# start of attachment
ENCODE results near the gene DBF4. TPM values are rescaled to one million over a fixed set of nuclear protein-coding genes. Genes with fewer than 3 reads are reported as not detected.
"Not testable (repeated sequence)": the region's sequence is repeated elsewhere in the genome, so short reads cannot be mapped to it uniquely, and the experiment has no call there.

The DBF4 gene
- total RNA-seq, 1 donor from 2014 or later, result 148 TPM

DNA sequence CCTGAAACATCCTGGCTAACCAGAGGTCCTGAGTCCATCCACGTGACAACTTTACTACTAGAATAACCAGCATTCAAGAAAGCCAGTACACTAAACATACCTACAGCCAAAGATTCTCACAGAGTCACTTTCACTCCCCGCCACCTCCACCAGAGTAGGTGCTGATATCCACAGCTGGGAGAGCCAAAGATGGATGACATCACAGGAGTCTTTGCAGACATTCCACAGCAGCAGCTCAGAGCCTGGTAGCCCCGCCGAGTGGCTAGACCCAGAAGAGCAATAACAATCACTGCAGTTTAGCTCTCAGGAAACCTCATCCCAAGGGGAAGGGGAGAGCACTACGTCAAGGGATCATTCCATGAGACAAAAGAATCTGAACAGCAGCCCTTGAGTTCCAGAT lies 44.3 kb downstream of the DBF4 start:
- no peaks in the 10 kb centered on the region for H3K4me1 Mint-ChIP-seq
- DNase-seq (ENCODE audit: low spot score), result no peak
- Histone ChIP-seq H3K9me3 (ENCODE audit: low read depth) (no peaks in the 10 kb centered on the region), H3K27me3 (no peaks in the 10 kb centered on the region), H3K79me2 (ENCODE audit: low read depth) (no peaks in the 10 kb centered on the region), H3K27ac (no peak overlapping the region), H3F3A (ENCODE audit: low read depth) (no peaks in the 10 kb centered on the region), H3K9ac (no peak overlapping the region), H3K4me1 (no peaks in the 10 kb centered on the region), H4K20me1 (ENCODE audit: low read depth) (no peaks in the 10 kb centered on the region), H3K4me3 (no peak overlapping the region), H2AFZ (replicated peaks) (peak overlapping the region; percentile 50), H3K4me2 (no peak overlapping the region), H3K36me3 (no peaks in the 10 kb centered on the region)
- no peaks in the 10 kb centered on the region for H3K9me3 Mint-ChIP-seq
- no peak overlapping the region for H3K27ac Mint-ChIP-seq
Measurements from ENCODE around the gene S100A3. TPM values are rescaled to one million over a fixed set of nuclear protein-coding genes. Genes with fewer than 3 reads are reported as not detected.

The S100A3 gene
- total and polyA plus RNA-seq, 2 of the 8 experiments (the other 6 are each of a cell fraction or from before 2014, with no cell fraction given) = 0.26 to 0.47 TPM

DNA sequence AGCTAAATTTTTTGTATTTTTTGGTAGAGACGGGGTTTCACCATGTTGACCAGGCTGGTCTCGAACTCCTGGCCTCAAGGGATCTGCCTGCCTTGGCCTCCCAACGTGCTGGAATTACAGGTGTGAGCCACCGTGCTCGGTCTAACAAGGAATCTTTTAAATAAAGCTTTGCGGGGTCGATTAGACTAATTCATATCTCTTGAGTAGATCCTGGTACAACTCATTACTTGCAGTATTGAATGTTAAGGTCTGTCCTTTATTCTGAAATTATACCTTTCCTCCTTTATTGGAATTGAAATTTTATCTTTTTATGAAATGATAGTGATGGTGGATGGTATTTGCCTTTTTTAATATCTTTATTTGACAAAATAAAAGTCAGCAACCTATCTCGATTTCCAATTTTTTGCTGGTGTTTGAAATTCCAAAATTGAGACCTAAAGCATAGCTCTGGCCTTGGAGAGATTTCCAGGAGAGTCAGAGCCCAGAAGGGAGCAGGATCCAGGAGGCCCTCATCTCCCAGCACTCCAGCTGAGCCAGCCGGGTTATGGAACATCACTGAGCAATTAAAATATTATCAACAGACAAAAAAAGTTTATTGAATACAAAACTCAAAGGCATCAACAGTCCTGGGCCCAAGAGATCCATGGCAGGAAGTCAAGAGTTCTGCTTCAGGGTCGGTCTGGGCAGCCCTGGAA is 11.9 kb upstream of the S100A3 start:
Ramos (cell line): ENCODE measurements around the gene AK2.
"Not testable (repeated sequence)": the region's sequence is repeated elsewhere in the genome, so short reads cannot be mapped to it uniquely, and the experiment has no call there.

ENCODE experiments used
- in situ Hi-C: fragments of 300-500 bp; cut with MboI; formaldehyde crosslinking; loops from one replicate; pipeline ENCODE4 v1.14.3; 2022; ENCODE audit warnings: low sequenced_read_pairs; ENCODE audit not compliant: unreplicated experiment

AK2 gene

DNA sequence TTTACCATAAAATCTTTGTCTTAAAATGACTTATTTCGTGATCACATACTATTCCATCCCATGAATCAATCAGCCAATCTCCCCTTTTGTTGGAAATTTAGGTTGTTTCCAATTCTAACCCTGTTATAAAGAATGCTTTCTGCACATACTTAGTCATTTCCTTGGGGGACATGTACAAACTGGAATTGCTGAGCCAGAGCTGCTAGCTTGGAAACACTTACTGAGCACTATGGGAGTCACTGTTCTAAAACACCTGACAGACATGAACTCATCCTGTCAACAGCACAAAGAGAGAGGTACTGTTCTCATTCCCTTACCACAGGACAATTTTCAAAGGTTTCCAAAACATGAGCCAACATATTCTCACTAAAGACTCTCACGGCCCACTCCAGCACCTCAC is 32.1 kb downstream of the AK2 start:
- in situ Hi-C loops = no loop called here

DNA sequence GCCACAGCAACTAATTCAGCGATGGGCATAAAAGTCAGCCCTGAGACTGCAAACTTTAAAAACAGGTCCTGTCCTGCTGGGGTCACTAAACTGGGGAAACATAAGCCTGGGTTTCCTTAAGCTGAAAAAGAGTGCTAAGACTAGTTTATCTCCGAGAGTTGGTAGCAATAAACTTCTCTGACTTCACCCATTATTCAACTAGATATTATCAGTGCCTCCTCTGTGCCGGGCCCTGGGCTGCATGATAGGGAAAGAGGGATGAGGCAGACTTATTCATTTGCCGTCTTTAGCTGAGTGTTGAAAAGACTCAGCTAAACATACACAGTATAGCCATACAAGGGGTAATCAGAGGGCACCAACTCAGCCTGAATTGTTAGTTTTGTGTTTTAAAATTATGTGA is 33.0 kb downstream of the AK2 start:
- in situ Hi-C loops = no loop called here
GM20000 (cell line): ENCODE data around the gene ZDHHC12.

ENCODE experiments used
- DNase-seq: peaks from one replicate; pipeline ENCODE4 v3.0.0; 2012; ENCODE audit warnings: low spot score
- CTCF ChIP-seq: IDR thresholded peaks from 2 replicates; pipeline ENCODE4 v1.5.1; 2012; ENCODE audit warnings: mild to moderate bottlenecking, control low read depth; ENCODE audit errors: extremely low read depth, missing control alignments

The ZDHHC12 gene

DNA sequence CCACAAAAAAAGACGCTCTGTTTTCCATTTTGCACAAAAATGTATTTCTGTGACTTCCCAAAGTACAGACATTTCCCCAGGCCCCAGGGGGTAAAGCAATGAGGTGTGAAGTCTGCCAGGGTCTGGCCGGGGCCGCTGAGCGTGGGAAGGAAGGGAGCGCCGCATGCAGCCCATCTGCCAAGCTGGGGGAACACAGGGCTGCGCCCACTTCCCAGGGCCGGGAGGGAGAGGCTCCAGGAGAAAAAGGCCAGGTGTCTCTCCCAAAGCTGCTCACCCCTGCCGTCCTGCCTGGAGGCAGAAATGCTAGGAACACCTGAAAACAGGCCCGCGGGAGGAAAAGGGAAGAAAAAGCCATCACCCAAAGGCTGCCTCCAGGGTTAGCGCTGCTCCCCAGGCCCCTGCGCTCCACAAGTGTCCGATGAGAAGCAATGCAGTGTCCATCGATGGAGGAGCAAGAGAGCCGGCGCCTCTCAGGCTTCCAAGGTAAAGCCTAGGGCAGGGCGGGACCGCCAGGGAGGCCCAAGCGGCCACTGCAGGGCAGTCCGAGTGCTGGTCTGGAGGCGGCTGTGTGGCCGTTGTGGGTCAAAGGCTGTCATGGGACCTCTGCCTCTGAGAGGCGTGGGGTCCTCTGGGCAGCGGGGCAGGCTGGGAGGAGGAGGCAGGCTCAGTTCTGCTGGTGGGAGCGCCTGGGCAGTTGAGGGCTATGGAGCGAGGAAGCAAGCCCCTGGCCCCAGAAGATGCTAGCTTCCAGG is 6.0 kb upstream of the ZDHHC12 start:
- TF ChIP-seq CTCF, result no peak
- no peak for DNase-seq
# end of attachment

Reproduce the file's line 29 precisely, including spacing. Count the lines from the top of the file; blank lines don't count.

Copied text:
DNA sequence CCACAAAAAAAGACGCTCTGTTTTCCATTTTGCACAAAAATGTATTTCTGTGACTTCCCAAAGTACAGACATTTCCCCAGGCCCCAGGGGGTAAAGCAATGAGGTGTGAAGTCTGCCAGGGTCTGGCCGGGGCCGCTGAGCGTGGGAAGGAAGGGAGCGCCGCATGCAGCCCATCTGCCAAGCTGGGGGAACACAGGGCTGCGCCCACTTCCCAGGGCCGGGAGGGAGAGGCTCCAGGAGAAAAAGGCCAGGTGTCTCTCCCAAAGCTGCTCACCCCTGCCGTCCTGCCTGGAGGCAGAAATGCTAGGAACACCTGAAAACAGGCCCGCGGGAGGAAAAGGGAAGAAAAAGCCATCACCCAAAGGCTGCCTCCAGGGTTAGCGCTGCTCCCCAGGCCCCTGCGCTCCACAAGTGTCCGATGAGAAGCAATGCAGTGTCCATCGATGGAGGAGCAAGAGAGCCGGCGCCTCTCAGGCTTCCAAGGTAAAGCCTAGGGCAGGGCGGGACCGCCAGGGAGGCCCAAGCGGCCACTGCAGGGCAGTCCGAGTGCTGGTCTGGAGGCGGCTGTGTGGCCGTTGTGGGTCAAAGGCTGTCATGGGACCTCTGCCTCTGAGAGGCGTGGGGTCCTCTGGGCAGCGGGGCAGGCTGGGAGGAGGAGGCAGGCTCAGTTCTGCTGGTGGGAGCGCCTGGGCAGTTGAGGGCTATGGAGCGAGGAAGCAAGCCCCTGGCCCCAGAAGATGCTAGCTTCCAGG is 6.0 kb upstream of the ZDHHC12 start: